The manor house and market buildings was destroyed in the Great Fire of London in 1666. After this the market was rebuilt with three distinct areas for selling various goods.
The current market, designed by Horace Jones (who also designed Smithfield Market and Tower Bridge) and completed in 1881, replaced the old stone buildings.
This stunning Victorian structure, that features a glass roof and cobbled floors, was classified as a Grade II listed market building in 1972.
What To Expect At Leadenhall Market
Spectacular, Leadenhall Market is nothing like the normal, run-of-the-mill market place.
As soon as you approach the grand, Queen Anne Revival style, main entrance on Gracechurch Street you’ll start to get the idea.
(There are other, not quite so grand, entrances on Whittington Avenue, Leadenhall Place and Lime Street Passage.)
With its stunning architecture, beautiful ornate glass roof structure, cobbled walkways and brightly painted shops, Leadenhall Market is understandably a popular destination for locals, city workers and tourists.
No longer just a food market, it is now home to an impressive selection of independent and high-end shops, restaurants, cafes and wine bars.
From boutiques to butchers, florists, commercial retailers and cheesemongers, there’s a good mix of retail and restaurants. There are also various events like fairs and workshops throughout the year.
Additionally, it attracts lots of Harry Potter fans from all over the world, as it was famously used as the location for Diagon Alley in the 2001 film Harry Potter and the Philosopher’s Stone.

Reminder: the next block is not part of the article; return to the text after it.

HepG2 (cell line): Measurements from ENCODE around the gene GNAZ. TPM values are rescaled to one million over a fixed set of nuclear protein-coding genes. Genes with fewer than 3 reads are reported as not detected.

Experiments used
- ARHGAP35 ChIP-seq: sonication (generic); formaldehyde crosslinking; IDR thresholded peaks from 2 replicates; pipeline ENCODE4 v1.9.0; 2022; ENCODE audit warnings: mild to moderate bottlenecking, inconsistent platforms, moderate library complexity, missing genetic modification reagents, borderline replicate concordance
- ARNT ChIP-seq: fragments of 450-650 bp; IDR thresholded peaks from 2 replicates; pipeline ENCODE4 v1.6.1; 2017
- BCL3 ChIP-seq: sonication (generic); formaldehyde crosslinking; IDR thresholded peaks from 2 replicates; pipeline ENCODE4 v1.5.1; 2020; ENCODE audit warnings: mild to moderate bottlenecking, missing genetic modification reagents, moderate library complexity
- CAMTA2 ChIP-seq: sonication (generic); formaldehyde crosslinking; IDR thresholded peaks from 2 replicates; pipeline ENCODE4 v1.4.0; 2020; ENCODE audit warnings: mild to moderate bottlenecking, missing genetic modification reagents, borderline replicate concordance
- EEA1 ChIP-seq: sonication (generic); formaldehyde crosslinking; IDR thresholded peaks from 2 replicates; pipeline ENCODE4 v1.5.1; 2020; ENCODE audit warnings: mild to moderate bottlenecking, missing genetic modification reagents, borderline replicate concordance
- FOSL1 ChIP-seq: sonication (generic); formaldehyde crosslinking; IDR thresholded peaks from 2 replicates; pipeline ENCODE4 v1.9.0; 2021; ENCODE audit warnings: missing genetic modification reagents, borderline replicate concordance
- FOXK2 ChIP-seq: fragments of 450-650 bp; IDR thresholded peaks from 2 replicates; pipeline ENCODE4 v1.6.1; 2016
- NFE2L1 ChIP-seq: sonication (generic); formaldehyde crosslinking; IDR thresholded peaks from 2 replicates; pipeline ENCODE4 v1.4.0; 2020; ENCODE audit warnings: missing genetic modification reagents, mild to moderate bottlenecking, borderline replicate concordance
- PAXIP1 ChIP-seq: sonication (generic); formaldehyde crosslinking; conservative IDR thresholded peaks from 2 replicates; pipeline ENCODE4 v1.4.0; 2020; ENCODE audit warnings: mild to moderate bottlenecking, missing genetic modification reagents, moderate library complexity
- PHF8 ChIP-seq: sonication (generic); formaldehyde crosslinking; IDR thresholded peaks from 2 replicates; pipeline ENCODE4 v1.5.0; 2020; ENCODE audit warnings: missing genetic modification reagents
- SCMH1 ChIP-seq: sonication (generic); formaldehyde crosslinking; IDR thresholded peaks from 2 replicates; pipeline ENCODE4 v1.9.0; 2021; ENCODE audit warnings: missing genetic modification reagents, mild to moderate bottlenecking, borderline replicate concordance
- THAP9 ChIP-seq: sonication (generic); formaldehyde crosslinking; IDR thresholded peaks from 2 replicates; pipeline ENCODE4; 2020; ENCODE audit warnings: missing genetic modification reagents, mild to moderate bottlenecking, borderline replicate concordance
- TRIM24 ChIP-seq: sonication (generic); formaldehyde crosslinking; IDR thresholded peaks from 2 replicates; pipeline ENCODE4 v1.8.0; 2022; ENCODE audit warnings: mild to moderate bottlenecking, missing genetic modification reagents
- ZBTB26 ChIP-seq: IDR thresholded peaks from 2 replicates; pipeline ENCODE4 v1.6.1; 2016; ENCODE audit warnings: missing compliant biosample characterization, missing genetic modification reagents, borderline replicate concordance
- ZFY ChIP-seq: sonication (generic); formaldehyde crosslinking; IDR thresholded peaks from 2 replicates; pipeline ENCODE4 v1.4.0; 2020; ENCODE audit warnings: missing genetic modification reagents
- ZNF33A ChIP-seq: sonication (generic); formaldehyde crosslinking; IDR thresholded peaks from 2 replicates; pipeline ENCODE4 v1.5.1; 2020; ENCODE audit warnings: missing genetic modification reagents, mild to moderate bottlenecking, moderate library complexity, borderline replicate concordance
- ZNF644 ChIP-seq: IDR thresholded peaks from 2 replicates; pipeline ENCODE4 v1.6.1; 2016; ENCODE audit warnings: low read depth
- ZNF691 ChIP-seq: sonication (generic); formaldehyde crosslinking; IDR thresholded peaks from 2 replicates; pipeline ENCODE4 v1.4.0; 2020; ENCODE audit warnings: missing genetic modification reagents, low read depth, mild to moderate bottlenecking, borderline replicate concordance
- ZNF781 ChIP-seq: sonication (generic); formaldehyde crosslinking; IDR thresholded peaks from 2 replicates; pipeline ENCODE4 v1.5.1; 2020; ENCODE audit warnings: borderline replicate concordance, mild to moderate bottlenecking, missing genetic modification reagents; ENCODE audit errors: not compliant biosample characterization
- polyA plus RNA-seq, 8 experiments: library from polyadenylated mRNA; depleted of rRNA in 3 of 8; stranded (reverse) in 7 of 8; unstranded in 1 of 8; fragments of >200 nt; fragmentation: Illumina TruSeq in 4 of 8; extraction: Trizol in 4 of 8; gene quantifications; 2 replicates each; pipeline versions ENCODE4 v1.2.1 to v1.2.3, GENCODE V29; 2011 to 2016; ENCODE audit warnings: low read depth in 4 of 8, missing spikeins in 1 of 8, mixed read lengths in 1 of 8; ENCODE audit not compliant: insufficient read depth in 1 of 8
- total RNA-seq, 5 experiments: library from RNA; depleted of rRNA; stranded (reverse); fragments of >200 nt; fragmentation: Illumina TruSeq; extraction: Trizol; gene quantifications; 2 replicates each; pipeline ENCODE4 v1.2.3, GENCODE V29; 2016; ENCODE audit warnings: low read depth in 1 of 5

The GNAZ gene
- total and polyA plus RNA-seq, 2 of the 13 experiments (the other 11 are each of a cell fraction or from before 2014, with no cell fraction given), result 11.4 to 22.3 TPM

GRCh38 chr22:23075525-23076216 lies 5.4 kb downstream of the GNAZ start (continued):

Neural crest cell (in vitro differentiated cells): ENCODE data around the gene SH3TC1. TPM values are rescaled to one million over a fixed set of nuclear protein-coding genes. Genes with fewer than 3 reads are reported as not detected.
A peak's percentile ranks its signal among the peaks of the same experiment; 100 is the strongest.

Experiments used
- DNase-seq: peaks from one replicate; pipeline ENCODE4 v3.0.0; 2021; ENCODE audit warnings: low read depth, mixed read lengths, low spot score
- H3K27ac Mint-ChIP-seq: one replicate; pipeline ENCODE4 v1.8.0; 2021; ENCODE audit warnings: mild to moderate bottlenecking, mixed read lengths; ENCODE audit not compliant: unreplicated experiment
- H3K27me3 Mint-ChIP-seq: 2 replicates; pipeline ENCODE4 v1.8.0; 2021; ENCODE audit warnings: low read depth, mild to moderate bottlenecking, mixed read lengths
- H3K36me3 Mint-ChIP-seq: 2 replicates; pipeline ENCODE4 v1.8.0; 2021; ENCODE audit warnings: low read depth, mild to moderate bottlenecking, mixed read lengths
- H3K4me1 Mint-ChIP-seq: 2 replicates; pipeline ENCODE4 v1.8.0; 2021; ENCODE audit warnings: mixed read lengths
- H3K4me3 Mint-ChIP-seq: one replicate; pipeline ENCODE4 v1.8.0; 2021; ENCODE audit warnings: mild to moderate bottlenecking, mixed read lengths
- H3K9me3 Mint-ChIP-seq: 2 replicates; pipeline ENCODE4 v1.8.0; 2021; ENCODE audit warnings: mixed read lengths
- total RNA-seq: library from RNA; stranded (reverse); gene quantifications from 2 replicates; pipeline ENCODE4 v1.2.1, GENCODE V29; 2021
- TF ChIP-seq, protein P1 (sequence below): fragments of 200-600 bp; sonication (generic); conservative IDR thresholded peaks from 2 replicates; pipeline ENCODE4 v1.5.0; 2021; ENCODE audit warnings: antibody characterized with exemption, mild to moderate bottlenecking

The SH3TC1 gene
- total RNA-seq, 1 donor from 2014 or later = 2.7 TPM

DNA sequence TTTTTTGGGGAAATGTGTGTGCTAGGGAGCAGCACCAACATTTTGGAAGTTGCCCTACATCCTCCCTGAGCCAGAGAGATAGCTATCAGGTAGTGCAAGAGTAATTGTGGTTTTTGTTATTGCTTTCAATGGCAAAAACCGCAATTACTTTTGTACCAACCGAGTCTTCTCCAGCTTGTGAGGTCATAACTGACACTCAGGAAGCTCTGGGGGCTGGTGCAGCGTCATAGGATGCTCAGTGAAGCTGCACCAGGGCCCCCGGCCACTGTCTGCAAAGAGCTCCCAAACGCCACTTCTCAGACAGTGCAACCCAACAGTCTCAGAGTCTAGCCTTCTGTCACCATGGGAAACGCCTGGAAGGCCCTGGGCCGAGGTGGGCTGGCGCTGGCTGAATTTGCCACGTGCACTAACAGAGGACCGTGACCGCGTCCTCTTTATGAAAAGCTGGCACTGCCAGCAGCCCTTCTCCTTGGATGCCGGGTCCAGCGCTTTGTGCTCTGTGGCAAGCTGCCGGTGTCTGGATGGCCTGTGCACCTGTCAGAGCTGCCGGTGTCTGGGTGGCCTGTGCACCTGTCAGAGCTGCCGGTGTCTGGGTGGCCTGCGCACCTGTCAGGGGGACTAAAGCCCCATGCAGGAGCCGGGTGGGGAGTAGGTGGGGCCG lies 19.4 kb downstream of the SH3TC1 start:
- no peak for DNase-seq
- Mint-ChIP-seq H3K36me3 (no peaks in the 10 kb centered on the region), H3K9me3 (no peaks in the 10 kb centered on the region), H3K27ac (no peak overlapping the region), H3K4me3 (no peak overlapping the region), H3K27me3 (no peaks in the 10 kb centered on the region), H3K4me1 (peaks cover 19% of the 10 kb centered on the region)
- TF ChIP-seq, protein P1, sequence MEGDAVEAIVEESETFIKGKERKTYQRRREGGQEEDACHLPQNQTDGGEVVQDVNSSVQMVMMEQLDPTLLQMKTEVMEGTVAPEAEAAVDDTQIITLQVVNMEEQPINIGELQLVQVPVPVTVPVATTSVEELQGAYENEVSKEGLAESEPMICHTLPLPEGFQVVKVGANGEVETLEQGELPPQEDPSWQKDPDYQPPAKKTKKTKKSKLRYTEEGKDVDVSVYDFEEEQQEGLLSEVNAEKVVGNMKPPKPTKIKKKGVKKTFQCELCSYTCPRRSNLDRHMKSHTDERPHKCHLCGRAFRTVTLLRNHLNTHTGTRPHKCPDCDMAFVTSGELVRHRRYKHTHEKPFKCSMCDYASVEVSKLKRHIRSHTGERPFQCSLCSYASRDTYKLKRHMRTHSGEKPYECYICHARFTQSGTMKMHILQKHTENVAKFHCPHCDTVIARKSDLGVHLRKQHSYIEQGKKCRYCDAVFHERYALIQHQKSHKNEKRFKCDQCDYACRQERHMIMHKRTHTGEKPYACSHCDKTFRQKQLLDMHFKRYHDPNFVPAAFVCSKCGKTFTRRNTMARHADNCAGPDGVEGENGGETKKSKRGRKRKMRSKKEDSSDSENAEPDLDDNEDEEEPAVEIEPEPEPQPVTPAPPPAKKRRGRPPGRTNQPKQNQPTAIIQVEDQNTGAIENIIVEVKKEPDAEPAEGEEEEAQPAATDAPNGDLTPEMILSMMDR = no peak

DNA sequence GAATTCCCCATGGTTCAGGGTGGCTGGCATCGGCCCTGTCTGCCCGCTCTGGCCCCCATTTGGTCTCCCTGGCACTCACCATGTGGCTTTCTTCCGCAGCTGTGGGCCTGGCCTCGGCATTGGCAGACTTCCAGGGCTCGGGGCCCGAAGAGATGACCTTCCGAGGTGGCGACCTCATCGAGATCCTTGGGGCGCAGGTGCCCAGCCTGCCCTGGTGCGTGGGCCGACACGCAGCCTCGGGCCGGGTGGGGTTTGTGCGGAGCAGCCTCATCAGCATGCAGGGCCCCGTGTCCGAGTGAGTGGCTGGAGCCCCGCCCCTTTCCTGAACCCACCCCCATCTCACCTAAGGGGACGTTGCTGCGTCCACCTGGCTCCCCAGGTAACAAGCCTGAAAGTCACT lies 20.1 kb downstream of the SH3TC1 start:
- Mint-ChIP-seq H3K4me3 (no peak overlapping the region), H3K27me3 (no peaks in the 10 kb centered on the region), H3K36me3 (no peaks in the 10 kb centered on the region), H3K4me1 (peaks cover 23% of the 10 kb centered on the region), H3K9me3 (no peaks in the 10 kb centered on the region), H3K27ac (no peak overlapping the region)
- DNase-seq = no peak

(If Harry Potter is your thing, the Harry Potter Movie & Book Locations Walking Tour visits this and other locations.)
So, whether you visit to shop, eat, reimagine the Harry Potter scenes or just enjoy the stunning architecture, Leadenhall Market is a must on the bucket list of things to do in London.
Where To Stay In London
The London EDITION is located in central London’s Fitzrovia district, with Oxford Street, Theatreland and Piccadilly Circus all within a 10-minute walk.
Inside, there is a Michelin star restaurant, 2 cocktail bars, a 24-hour front desk, free WiFi and free use of the on-site fitness centre for all guests.
With a view of the vibrant city, each en suite room come with a flat-screen TV and air-conditioning. An iPod docking station, bathrobes and a mini-bar are also provided.
Each evening, the restaurant offers a contemporary British menu using fresh, British produce.
Set within a 20-minute walk from Royal Albert Hall and boasting a stylish, spacious piano lounge , Corus Hotel Hyde Park features modern rooms with free WiFi.
The hotel is just a 10-minute walk from Paddington Station, offering a direct train link to Heathrow Airport.
The cosy, air-conditioned bedrooms at Corus Hotel have private en-suite bathrooms and satellite TVs with on-demand movies. Rooms also feature work desks, tea/coffee facilities, iron and ironing boards.
The conservatory brasserie serves a modern European menu using seasonal produce.
Olio Bar offers light snacks and beverages, and overlooks Hyde Park.
Featuring free WiFi, The Queens Hostel offers accommodation in London, just a 2-minute walk to Queens Park Rangers football stadium.
Guests can enjoy the on-site bar. Rooms come with a shared bathroom.
You can play tennis at this hostel, and the area is popular for golfing.
For more places to stay in London, you can check the latest prices on Booking.com.